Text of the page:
Recently in northeast India, an injured baby rhino was found in a backyard. Badly injured and unable to move, the 3 month old was the victim of a tiger attack. After initial medical treatment, the IFAW Wildlife Rescue Centre in India stepped in for further care and rehabilitation.
This is not an unusual encounter. Cheetahs and Sambhars (a type of deer) are the preferred prey of tigers. Yet young and vulnerable rhino calves have been occasionally targeted.
In Assam’s Kaziranga National Park, which shelters the biggest population of rhinos, about 15 to 20 rhino cubs are killed by tigers each year.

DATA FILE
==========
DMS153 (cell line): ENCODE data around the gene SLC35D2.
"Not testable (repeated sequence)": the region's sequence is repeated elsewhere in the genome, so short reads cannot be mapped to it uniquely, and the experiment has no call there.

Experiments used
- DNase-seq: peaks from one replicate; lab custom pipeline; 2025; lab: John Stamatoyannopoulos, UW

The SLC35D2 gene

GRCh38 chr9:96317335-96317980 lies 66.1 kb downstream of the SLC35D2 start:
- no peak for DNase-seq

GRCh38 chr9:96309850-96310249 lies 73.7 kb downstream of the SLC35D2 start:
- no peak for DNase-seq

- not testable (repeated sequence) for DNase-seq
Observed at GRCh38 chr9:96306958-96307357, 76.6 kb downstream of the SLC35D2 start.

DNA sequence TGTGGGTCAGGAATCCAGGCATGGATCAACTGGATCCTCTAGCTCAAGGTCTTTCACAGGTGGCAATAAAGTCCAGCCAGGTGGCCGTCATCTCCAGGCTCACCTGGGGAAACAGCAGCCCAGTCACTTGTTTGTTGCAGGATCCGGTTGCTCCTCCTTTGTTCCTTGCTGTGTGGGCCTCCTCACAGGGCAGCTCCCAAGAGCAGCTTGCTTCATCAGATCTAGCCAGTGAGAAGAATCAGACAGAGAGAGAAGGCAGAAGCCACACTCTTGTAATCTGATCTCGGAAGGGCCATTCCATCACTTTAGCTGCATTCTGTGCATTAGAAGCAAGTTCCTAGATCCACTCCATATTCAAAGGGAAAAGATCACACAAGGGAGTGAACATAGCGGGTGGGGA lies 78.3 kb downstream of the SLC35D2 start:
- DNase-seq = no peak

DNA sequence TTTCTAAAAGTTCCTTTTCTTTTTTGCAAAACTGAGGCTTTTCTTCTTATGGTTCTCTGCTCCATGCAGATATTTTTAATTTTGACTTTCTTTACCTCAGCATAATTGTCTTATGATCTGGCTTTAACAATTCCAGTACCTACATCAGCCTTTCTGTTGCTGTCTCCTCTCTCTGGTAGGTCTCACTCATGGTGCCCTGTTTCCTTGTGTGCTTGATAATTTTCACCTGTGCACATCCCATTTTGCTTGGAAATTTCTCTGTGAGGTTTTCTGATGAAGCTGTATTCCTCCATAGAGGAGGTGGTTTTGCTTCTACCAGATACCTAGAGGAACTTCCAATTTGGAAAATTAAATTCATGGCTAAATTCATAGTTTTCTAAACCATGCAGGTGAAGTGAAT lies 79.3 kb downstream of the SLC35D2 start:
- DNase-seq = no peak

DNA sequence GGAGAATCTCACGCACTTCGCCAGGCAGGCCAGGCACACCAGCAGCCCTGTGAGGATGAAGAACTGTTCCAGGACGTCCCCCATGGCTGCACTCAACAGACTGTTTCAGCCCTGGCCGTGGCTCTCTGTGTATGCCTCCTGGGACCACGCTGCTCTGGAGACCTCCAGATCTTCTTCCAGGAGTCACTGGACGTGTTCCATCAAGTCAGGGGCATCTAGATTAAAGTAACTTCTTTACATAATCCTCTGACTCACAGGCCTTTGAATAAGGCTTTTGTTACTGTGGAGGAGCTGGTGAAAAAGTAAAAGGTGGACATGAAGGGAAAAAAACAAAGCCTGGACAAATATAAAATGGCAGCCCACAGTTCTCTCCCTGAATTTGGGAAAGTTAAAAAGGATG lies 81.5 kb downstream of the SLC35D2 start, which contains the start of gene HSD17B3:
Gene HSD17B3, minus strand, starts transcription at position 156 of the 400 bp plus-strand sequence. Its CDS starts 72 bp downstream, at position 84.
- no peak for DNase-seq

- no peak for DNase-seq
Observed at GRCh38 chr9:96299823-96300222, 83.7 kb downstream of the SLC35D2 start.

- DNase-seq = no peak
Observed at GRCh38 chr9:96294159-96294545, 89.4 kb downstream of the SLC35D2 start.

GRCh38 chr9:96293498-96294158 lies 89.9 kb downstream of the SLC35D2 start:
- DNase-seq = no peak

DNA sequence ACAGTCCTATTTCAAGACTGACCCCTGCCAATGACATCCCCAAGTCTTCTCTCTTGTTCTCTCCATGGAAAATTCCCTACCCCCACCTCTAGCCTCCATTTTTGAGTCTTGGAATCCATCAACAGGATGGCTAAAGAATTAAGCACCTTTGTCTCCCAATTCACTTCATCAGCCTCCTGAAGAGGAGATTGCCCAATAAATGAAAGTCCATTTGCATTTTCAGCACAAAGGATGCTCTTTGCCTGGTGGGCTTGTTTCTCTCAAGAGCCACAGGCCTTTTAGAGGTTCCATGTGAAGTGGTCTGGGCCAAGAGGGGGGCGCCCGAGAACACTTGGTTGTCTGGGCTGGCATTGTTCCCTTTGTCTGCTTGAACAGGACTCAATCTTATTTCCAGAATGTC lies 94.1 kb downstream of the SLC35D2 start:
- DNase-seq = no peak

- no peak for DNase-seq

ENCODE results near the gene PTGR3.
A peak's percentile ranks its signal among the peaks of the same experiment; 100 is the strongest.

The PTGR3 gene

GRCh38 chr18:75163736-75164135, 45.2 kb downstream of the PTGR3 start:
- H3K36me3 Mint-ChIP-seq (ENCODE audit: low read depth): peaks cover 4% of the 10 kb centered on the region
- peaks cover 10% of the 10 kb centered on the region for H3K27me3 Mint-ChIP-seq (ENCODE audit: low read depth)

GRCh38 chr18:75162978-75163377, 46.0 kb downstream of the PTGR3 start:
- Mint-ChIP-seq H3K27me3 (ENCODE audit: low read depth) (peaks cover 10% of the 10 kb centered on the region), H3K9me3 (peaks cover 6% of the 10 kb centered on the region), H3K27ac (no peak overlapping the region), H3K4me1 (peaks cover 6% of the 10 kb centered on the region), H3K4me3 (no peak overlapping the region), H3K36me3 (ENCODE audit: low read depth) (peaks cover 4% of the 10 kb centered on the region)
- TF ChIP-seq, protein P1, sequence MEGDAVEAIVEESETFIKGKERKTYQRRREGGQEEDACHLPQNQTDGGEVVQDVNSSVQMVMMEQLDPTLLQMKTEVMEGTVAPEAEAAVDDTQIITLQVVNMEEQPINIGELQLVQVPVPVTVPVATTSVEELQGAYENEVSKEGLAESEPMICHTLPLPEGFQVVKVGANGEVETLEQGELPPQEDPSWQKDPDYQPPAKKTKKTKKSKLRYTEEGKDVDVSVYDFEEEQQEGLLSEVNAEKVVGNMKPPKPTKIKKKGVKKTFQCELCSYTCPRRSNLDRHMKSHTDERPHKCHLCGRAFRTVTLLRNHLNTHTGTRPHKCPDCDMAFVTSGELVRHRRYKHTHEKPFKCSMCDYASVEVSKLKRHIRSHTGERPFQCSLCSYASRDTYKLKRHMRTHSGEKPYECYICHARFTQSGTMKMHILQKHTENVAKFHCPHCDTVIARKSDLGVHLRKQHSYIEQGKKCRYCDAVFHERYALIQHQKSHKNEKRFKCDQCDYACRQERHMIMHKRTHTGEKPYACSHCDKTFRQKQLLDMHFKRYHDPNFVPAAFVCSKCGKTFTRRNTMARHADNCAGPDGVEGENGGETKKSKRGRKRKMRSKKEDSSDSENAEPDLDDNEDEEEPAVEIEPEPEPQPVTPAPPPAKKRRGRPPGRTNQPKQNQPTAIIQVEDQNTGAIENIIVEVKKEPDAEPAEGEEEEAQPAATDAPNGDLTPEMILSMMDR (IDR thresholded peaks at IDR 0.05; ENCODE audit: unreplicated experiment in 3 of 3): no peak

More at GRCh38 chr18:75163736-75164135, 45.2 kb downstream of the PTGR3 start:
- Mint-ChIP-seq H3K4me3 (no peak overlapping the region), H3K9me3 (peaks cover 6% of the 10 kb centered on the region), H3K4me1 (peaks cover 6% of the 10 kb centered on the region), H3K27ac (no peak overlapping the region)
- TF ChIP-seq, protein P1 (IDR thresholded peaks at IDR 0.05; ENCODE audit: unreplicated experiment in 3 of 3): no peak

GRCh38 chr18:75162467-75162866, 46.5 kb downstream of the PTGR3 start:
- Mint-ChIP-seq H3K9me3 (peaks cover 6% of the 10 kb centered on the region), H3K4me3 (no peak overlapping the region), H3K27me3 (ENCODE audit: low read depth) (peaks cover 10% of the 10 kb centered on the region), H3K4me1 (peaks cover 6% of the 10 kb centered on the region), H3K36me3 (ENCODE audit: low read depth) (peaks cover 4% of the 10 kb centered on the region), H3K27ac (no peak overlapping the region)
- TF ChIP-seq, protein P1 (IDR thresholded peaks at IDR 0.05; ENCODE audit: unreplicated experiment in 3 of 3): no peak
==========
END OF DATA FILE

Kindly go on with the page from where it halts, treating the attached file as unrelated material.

Nepal’s Chitwan Park and the Dudwhua National Park have also reported similar incidences.
What is most out of the ordinary are attacks on adult rhinos. It is “somewhat against the normal hunting pattern” according to Ganesh Bhar, the deputy director of DDR. Within the past few years there have been a handful of attacks, and resulting deaths to rhinos.
It is unclear why tigers would attack an adult rhino. Territory disputes? Reduction of prey in the area? Increased tiger population resulting in more competition for prey?
But what is clear is there is now a conflict of conservation, as both the Indian Rhino and Bengal Tiger are endangered. In the battle to secure a future for both species, it is quite disturbing and proves to be a complex issue to keep them safe from man and from each other.